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    FLUID POWER TRANSMISSION

    The inline piston type pump shown in (Fig. 3) has a series of pistons arranged in a circular pattern within a cylinder block. The engines rotary motion is transferred to the cylinder block by the shaft. The ends of the pistons contact a circular plate held at an angle. As the cylinder block rotates, the pistons are pushed into their bores, where they pressurize oil in the cylinder. The pressurized oil flows through passages from the ends of the cylinders to a hydraulic motor.

    Click for a closer view
    figure_3.JPG

    Inline piston motors (Fig. 4) are constructed like the pump, and in many instances use identical parts. Oil passages at the ends of the cylinders transport the pressurized oil to the
    ends of the motor pistons.

      The opposite ends of the pistons contact a stationary plate fixed at an angle. The pressure in the cylinder causes the piston to slide across the angled face resulting in movement of the cylinder   block. The rotational energy is transmitted through the motor housing by a drive shaft to move the tractor.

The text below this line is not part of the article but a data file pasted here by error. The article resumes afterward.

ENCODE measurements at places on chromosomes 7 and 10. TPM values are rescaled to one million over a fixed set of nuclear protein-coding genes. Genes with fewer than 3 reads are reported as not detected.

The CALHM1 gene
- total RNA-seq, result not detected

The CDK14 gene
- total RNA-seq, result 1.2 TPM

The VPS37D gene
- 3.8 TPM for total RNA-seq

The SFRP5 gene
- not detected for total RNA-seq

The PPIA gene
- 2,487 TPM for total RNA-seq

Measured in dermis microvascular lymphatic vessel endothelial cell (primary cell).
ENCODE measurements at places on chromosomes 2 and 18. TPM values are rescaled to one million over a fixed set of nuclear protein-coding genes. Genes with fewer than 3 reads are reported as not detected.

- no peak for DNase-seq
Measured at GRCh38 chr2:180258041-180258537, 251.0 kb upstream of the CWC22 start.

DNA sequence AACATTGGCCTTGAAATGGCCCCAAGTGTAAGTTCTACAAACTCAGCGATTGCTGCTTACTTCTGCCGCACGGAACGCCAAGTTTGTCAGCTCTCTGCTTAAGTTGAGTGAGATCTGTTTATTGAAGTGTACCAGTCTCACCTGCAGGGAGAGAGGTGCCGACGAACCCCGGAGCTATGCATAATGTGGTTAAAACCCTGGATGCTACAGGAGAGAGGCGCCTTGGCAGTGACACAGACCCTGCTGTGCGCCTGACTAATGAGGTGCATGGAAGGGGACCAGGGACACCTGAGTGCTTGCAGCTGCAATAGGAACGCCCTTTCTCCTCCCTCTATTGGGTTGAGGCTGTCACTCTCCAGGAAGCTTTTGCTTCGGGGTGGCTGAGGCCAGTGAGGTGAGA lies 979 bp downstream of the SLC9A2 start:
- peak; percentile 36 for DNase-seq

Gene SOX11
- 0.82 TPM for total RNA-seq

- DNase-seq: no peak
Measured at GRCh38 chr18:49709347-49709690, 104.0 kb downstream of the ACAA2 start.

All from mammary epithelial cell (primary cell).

During the second half of the pump rotation, the pistons withdrawing into their cylinders create a negative pressure (or vacuum) which allows the oil which is not under pressure during the second half of the motor rotation, to return to the cylinder. In effect, oil is constantly flowing from pump to motor under positive pressure, and returning from motor to pump under negative pressure.

    Click for a closer view
    figure_4.JPG

    Click for a closer view
    figure_5.JPG
     


    [Source: Simplicity publication, Hydraulic Systems Training Information, #840172, Principles and Operation of Tractor Hydraulic Systems]


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